Pros: The main pro for this method is that it requires the least amount of record keeping of all the data collection options. This option is good for when your facility has limited, or complex inventory data as mentioned above.
Cons: The downside of this calculation method is that it may not capture ALL required data and is prone to overlooking bulk purchases or batteries. This is a similar shortcoming as with purchase data. It also does not reflect materials sitting onsite but not being used and has the risk of over-reporting for bulk stored materials.
You may use the usage record calculation method in conjunction with other methods for different chemicals in case there is some usage record information available for other materials in your facility. For example, if you have bulk items that are tracked by purchase records but other items that have a high turn over and need to be tracked by usage, you may combine any of the above methods to form a full and comprehensive report for your Tier 2 filing. ERA's Tier II reporting tool allows you to select as many calculation methods as you would like for your chemicals, to ensure optimum inventory tracking.
To summarize these Tier II reporting methods, here is a pros and cons table that will be useful in determining the method of record tracking that is ideal for your facility.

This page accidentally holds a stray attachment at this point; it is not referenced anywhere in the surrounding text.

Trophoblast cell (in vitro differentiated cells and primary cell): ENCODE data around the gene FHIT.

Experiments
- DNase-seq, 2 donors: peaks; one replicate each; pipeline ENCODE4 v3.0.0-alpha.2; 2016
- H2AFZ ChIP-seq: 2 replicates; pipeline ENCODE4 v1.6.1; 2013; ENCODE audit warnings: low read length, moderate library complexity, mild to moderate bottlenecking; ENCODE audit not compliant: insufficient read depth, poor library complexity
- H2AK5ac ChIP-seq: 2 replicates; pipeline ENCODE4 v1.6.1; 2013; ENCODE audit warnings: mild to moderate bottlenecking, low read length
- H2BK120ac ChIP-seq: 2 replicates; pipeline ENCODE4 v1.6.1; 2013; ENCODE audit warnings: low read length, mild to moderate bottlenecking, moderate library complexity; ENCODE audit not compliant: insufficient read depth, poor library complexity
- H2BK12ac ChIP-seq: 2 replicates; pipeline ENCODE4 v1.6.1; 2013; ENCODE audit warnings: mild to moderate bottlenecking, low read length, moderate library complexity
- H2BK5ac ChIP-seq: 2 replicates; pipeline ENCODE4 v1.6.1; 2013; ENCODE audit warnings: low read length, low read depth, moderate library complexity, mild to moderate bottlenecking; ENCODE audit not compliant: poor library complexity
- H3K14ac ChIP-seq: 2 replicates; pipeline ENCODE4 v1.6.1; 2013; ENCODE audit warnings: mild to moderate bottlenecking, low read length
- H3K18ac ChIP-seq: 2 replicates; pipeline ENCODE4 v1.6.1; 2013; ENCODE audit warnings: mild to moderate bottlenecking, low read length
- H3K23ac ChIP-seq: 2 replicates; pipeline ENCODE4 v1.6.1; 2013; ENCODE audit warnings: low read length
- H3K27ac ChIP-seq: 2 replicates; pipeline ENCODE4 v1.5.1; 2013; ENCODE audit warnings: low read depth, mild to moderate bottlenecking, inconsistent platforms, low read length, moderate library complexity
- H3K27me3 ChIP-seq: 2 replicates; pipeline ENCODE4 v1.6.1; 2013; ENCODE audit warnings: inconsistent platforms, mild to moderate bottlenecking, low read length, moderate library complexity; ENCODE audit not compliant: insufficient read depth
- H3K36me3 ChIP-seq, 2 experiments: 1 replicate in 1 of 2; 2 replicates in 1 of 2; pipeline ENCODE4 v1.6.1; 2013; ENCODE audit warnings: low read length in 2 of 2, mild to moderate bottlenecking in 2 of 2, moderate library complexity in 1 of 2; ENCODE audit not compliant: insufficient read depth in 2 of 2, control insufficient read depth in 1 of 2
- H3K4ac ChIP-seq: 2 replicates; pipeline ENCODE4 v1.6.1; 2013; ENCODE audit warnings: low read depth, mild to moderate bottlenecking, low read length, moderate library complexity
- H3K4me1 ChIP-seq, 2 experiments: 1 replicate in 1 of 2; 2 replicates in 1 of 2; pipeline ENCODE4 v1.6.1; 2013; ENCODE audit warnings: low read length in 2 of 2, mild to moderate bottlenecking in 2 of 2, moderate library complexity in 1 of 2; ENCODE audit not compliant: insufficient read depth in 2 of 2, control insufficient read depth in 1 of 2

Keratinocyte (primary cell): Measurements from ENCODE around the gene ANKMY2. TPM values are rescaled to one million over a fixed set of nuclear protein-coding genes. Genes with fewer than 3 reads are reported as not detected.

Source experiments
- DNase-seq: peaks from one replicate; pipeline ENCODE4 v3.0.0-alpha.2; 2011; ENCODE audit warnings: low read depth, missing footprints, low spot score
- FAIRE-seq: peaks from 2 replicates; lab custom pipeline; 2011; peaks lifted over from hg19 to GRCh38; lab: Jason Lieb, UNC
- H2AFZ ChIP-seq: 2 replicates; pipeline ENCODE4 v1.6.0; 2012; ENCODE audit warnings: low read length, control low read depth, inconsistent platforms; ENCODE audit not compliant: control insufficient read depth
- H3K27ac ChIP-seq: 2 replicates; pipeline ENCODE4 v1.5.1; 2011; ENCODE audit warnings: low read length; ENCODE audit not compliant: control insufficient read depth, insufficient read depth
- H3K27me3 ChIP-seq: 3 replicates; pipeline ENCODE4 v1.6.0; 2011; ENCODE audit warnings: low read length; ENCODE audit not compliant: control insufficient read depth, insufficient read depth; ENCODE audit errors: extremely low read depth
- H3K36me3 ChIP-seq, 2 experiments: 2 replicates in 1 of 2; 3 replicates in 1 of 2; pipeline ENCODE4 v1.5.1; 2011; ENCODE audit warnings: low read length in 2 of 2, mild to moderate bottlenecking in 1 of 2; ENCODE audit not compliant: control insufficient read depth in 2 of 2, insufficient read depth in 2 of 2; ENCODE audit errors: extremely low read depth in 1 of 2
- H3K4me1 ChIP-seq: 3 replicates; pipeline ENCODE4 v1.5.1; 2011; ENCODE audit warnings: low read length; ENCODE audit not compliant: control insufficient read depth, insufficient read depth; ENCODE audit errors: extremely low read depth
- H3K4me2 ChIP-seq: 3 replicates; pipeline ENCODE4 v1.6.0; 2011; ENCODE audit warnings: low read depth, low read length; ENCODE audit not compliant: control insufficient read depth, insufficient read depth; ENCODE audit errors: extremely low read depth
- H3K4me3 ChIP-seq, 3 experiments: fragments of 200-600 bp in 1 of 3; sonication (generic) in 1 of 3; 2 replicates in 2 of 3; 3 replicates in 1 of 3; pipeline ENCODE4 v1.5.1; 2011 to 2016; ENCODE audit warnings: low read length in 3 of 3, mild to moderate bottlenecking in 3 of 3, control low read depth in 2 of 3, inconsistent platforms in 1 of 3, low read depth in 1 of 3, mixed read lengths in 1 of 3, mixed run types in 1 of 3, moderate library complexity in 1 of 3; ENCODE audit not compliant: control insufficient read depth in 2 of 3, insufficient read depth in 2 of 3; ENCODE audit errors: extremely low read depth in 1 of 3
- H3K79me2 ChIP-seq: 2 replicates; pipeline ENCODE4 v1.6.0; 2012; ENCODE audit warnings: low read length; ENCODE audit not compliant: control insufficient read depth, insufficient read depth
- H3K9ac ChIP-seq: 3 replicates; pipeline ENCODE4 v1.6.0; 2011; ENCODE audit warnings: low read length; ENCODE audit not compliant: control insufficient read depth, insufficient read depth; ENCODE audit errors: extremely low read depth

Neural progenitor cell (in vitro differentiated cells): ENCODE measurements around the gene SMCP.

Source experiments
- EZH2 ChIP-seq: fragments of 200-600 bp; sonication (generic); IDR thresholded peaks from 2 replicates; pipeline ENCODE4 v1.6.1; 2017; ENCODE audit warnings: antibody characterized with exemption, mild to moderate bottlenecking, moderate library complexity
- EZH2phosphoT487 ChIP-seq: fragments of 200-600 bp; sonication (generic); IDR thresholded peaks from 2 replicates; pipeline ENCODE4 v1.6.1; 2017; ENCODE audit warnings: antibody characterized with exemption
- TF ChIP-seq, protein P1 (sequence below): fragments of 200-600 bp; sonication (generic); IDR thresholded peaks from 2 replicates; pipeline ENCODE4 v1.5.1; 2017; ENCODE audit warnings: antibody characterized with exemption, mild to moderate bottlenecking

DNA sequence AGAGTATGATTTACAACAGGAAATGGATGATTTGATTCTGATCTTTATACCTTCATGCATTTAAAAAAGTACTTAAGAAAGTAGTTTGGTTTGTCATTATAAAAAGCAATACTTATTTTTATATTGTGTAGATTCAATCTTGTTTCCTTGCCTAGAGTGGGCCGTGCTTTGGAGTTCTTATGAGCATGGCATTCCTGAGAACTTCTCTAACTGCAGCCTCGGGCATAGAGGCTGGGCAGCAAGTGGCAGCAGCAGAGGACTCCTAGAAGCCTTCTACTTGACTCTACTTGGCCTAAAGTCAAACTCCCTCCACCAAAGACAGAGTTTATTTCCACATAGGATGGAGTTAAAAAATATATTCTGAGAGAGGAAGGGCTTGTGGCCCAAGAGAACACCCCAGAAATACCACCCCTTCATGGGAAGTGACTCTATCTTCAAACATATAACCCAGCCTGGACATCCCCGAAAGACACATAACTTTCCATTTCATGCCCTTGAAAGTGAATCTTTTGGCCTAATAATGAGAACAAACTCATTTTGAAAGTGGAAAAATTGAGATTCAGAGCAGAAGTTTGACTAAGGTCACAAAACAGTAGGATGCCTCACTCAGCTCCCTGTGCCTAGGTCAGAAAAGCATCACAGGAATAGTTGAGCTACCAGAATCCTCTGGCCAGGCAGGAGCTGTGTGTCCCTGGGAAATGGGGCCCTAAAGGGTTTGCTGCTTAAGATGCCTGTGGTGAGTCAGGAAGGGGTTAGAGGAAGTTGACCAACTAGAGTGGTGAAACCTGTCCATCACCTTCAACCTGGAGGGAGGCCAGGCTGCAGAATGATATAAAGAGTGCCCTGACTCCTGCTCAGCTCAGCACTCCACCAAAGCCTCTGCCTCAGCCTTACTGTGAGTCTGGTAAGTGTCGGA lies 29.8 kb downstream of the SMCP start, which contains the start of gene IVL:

Takes various positive and negative material transactions into account.
Requires very detailed and frequent inventory data.
Frequent inventory requirement.
Readily available data from purchasing/accounting.
Does not consider carry over from the past.
Least amount of recordkeeping.
Does not consider carry over from the past.
Compiling Reportable Data and Submitting the Report
Now that you have extensive knowledge of the data calculation methods, the next steps of the reporting will be just as important. After calculating the maximum amounts, determine if the maximum exceeds the defined Tier II reporting thresholds. After determining this you may decide if you would like to report the chemicals individually or as part of a mixture according to your local state requirements. Do not forget to aggregate the amount of EHS in your facility to determine if the threshold has been exceeded. Once you have all the chemicals that exceeded the threshold at any point during the reporting year, then you are ready to submit your Tier II report.
When you are ready to submit, you must create your report. If you are using ERA’s Tier II report system, you can simply create a Tier II project, select your calculation methods and information to include, then fill in the forms by importing the stored data directly into the Tier II reporting software. Do not forget to validate your Tier II report before submission.
You may submit the report using the submission software of your choice such as Tier2 Submit Software or E-Plan. Remember to check your state specific requirements for submission software. If you are wondering which software you should use for your Tier II report, you can gather more information from ERA’s Tier II reporting software blog here. A detailed explanation of these platforms is also provided in our Tier II Reporting Overview Blog along with a link to an EPA training PowerPoint for the Tier2 Submit Software.
If you would like to know more about Tier II best practices, Download the Tier II checklist by clicking the button below!